In 1988, California voters who were fed up with high auto-insurance rates passed a ballot measure they thought would both reduce premiums for urban drivers and create an elected watchdog to make sure insurance companies couldn't gouge consumers.

Twelve years later, it's clear that neither of these things ever happened.

Proposition 103 was intended to roll back rates for drivers in big cities like Los Angeles by forcing insurers to de-emphasize a driver's home zip code when setting premiums. The same measure also created the office of insurance commissioner, an elected official who would regulate insurers and their agents and investigate consumer complaints.

In the 1988 voter's pamphlet, opponents of Proposition 103 wrote that the measure would create an insurance czar who would be a politician first and a regulator second. "As a politician, this official would be preoccupied with raising campaign money from special interests all too willing to 'buy influence.'" Today, these words sound remarkably prophetic.

Insurance Commissioner Chuck Quackenbush is in the hottest of seats as investigators turn up evidence of increasingly questionable regulatory actions and use of campaign funds. Instead of fining big insurers millions of dollars for improper handling of claims related to the 1994 Northridge earthquake, as Department of Insurance staff recommended, Quackenbush ordered comparatively tiny contributions to a nonprofit research foundation then the politically ambitious commissioner spent much of the foundation's money on TV commercials starring himself.

New revelations about Quackenbush's questionable activities have appeared fast and furious in recent weeks, but none of this should be particularly shocking for anyone paying attention. Consumer advocates, and even state auditors, have been criticizing Quackenbush for years. A 1996 study by Consumers Union found that if the commissioner had enforced profit-margin ceilings called for by Proposition 103, Californians would have saved more than $800 million in premium costs in 1995. A state audit, also in 1996, found that Quackenbush failed to report more than $327,000 in contributions to his 1994 campaign most of it from insurers. He was later fined $50,000. A 1997 report by the state auditor blasted Quackenbush and his department, saying they failed to protect consumers from illegal or unfair insurance practices.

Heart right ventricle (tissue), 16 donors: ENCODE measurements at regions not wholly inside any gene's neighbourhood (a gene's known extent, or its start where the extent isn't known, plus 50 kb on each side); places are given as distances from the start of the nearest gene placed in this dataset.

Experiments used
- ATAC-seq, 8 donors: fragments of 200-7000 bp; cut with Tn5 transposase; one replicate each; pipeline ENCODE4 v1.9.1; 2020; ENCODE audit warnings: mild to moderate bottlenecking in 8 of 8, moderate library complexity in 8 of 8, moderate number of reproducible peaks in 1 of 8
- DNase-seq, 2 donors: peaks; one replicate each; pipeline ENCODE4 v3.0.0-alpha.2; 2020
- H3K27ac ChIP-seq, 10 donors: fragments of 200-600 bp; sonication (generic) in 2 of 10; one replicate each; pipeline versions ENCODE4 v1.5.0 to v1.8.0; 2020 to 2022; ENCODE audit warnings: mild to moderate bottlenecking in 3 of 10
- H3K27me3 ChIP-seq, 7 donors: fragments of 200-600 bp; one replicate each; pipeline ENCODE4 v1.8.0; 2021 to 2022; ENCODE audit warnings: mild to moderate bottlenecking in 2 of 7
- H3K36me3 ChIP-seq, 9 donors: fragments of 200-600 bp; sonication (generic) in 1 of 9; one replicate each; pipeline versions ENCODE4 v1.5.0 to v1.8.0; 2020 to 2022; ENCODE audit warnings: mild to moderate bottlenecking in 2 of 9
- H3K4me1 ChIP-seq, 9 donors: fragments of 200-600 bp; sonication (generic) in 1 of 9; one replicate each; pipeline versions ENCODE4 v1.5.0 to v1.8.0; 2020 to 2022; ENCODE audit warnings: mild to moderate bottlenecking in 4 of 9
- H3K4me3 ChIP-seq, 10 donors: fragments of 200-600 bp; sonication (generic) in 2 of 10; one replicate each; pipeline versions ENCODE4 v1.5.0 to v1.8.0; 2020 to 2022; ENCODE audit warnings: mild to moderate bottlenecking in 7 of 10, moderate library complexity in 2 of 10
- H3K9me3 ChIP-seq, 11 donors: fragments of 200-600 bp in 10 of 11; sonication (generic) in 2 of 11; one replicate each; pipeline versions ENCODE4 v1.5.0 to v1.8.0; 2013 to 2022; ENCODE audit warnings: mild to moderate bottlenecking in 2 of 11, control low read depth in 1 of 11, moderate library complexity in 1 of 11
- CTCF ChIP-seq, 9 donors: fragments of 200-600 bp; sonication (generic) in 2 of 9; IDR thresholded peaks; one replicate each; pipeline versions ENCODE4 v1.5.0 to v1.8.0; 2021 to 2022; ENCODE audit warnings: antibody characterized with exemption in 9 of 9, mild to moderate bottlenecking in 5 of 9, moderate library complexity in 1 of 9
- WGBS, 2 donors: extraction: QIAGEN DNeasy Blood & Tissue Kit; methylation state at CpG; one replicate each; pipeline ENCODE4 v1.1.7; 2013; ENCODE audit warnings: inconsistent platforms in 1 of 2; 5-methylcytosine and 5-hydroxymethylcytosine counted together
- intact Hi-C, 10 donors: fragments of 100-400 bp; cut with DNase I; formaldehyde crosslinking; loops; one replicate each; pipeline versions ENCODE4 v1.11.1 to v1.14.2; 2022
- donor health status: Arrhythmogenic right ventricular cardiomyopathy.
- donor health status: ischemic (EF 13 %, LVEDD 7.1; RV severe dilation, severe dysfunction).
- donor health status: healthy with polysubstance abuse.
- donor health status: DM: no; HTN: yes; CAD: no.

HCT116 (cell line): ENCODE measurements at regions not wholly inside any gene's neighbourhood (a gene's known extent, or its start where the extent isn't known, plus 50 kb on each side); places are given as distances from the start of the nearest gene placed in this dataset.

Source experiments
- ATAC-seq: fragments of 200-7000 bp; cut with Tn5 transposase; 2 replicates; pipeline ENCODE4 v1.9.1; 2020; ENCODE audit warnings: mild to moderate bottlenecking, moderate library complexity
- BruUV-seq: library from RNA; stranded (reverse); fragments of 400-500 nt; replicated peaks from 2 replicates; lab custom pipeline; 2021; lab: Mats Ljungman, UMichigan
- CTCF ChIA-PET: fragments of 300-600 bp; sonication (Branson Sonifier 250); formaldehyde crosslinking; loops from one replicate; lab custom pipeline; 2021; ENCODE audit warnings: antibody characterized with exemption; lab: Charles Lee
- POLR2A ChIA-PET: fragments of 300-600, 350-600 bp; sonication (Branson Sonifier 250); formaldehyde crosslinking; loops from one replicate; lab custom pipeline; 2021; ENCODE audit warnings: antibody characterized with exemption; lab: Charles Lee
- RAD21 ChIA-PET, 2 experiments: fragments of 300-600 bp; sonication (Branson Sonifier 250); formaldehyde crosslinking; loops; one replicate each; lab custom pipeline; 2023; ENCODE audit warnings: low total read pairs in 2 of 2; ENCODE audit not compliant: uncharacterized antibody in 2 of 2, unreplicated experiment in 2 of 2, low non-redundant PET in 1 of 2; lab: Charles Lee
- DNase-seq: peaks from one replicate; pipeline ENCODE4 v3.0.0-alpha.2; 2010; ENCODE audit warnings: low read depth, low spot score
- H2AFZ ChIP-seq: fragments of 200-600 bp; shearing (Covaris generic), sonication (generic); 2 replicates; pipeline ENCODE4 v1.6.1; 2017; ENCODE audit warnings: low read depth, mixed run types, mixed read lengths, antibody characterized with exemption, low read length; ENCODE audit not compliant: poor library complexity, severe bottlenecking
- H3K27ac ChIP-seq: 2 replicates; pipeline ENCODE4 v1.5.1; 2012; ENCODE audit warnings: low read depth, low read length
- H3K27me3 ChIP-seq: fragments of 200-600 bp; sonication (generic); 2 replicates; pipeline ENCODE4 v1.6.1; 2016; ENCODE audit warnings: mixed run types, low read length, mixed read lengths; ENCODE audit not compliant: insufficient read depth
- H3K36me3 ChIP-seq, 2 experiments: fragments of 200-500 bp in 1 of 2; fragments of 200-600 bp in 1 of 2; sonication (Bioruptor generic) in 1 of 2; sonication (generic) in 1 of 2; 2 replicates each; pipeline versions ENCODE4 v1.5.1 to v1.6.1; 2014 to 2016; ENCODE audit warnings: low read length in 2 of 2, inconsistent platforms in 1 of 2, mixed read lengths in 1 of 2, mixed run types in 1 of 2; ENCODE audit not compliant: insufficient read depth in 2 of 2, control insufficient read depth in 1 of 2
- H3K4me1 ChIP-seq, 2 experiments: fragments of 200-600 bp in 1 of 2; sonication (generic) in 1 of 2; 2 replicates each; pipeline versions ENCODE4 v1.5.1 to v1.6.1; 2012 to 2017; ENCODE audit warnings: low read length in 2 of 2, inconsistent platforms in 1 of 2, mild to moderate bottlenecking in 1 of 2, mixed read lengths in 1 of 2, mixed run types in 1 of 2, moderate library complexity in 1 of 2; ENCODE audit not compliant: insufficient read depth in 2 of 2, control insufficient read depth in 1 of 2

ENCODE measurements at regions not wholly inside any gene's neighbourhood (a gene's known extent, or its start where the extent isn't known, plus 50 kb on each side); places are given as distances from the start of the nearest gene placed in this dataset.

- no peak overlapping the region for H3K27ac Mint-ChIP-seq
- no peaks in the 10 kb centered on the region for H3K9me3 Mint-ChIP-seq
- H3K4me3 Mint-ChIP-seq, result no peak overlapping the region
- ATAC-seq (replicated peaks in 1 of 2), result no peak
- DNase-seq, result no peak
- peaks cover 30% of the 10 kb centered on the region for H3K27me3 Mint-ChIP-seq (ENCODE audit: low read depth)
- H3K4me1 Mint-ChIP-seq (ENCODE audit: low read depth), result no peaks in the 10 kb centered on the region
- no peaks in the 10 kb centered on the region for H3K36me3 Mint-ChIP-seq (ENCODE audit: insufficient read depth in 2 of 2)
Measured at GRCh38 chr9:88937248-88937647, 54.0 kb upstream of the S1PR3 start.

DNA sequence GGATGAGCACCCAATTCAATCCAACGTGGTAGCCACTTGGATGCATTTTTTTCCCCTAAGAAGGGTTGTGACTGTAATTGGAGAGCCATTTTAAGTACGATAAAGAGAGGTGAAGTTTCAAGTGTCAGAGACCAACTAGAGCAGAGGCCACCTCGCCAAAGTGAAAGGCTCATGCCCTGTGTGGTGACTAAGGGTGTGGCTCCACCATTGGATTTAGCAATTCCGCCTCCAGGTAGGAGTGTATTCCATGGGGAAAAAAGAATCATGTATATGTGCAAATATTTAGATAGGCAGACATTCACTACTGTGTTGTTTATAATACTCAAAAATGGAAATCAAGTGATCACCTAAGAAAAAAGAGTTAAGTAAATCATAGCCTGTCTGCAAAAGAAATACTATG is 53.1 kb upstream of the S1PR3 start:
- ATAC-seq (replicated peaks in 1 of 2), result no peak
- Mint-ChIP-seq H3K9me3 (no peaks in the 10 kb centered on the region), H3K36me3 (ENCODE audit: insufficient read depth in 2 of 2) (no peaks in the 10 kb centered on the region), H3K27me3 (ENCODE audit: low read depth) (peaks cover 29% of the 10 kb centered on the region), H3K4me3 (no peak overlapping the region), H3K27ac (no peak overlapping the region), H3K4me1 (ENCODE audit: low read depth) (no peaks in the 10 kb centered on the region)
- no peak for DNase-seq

Meanwhile, auto-insurance rates for Angelenos have dropped hardly at all since the passage of Prop. 103. The reason is a loophole approved by Quackenbush in 1997 that allows insurance companies to average the price of a list of optional risk factors, including zip code, thus ultimately giving geographic location nearly as much weight as it had before.

Yet California voters hardly seem to care. Quackenbush was easily reelected over Diane Martinez in November 1998. The election results might have had something to do with the fact that Quackenbush raised a campaign war chest of $2.3 million that year, three-quarters of it from the insurance industry; Martinez raised a paltry $125,000.

Quackenbush is not the first insurance commissioner who is, at best, toothless. His predecessor John Garamendi was widely criticized as well, opening the door for Quackenbush's election in 1994. What is clear is that the system created by Proposition 103 just isn't working out, leading to two possible solutions: either make the insurance czar an appointed rather than elected position, or forbid insurance companies from making contributions to the commissioner's campaign. Anything else is tantamount to sending the fox to guard the chicken coop.

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